Roth IRAs may be fantastic financial planning and investment vehicles for many reasons. Specifically, their tax-deferred growth and tax-free income features make them particularly attractive to savers of all ages and incomes.
Unfortunately Roth IRAs were not always a readily available option for everyone. In fact, the rules for contributing to a Roth IRA were more stringent in the past than they are today.
For example, there was no provision that allowed Roth 401(k) contributions before 2006. In addition, Roth conversions were limited to people who had an adjusted gross income less than $100,000 until 2010. The chief method for contributing to a Roth IRA was with income from earnings and even this was limited by how much the person made.
Fortunately, the rules for Roth conversion have changed. Since 2010, there has been no limit on adjusted gross income, so those at any income level can convert traditional IRA money into a Roth IRA.
What Is a Roth Conversion and Why Should You Consider It?
The short answer is that you convert traditional IRA dollars to Roth IRA dollars.
In the year of the conversion, you claim the converted amount on your tax return for that calendar year and you are responsible for paying the requisite taxes. However, all future qualified distributions will be tax-free.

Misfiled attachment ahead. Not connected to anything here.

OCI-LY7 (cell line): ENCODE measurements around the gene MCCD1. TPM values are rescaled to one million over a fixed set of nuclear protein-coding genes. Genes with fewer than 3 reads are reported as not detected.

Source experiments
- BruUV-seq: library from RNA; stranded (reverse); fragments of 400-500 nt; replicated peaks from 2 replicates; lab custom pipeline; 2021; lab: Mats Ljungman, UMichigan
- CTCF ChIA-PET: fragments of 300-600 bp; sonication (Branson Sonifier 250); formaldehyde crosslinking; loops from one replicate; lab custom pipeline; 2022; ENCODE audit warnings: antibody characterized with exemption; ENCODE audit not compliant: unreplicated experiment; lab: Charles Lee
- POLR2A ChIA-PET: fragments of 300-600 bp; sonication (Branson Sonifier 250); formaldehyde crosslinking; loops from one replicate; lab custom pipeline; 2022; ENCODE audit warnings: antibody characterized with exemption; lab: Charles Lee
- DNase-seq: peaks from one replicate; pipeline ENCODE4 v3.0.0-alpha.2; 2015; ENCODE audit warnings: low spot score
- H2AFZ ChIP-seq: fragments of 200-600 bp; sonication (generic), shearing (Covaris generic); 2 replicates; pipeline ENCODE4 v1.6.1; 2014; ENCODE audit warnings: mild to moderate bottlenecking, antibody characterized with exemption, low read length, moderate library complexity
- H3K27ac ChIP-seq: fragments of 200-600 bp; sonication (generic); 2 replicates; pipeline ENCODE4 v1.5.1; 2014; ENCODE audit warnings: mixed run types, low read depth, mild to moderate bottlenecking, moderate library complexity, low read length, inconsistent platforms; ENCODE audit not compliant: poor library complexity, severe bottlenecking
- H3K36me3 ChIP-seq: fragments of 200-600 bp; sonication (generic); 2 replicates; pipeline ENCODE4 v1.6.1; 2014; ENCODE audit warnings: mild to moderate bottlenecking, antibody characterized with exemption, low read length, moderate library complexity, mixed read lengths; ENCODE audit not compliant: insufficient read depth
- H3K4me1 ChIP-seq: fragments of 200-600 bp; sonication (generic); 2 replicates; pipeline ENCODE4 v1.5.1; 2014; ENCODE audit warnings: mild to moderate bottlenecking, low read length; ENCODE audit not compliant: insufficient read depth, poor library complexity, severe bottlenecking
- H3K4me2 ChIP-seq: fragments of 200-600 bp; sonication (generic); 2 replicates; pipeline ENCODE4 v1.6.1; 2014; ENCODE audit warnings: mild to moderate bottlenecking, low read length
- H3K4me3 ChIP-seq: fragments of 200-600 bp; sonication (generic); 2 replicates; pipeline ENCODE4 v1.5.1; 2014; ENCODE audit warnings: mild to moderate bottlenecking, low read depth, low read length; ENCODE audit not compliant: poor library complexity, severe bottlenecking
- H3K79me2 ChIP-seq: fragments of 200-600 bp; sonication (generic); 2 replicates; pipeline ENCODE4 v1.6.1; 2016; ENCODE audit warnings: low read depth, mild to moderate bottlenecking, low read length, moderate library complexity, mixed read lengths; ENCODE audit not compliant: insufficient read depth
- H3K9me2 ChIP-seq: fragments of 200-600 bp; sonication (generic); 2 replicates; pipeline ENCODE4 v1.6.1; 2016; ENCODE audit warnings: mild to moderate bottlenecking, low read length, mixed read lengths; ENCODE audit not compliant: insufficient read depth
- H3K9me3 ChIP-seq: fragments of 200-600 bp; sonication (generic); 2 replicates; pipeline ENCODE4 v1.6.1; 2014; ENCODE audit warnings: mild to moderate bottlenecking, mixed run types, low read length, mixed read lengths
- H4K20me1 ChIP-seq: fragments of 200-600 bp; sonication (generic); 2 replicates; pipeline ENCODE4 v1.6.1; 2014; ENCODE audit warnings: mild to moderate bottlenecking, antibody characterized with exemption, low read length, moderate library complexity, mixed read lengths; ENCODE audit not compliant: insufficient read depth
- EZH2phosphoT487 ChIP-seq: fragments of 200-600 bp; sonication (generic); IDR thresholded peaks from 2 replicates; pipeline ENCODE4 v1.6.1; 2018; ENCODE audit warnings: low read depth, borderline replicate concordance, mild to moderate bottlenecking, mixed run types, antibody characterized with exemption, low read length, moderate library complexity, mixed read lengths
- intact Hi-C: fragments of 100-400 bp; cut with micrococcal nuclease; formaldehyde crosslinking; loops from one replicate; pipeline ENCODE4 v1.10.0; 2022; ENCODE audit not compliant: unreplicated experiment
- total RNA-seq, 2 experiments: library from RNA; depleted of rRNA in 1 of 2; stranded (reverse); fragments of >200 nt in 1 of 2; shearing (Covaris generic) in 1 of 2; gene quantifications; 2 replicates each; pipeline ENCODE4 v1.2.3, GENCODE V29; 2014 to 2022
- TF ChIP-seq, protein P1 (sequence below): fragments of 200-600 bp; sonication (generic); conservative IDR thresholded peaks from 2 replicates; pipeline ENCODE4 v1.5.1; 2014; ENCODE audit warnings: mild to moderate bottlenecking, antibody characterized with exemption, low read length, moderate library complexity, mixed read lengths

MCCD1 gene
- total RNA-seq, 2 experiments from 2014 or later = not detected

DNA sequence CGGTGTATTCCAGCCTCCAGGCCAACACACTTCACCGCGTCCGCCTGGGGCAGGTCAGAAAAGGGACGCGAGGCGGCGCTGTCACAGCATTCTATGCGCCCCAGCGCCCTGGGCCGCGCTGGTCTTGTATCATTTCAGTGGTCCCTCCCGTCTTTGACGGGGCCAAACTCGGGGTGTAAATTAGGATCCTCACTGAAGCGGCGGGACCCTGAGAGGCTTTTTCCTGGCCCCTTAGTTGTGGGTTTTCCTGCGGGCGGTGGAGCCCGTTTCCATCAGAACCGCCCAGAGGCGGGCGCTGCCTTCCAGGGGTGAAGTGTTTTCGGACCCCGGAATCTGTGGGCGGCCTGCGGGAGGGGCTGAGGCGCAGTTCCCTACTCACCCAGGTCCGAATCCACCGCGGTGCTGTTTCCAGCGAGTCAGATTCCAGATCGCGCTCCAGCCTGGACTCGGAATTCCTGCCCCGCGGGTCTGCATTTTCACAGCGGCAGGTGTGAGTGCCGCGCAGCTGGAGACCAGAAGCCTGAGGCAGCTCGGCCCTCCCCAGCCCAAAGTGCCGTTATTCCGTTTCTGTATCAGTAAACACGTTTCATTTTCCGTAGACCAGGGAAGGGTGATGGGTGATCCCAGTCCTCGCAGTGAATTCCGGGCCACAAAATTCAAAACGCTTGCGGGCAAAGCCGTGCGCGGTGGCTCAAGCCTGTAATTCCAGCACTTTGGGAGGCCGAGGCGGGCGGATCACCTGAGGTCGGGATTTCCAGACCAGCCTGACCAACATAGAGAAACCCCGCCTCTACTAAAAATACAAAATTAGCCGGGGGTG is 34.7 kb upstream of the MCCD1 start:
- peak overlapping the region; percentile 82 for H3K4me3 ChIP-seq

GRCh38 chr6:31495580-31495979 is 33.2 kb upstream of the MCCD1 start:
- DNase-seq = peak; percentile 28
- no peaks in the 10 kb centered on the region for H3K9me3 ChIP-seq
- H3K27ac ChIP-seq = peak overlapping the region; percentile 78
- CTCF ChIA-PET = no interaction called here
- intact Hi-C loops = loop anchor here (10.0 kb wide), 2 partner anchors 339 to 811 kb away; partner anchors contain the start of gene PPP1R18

A Roth conversion may be particularly attractive for several reasons, including:
- Roth IRA dollars grow tax-deferred and distributions are tax-free.
- Roth IRAs have no required minimum distribution (RMD).
- Roth IRAs remain tax-free upon inheritance.
These are not specifically tied to Roth conversion. They are simply great features of any Roth IRA.
Roth conversion is often used as part of a more complicated financial plan that may include the following life events:
- Taking advantage of income dips due to a career/job change – If your income is low in one year because of a change of income or a loss of job, the time may be ripe to convert IRA dollars into Roth IRA dollars at little or no tax expense
- Social Security income planning in retirement – Distributions from Roth IRAs are not included as income on your tax return. Because the amount of taxable Social Security income is based on your modified adjusted gross income, which includes income from traditional IRAs, a Roth IRA may be better.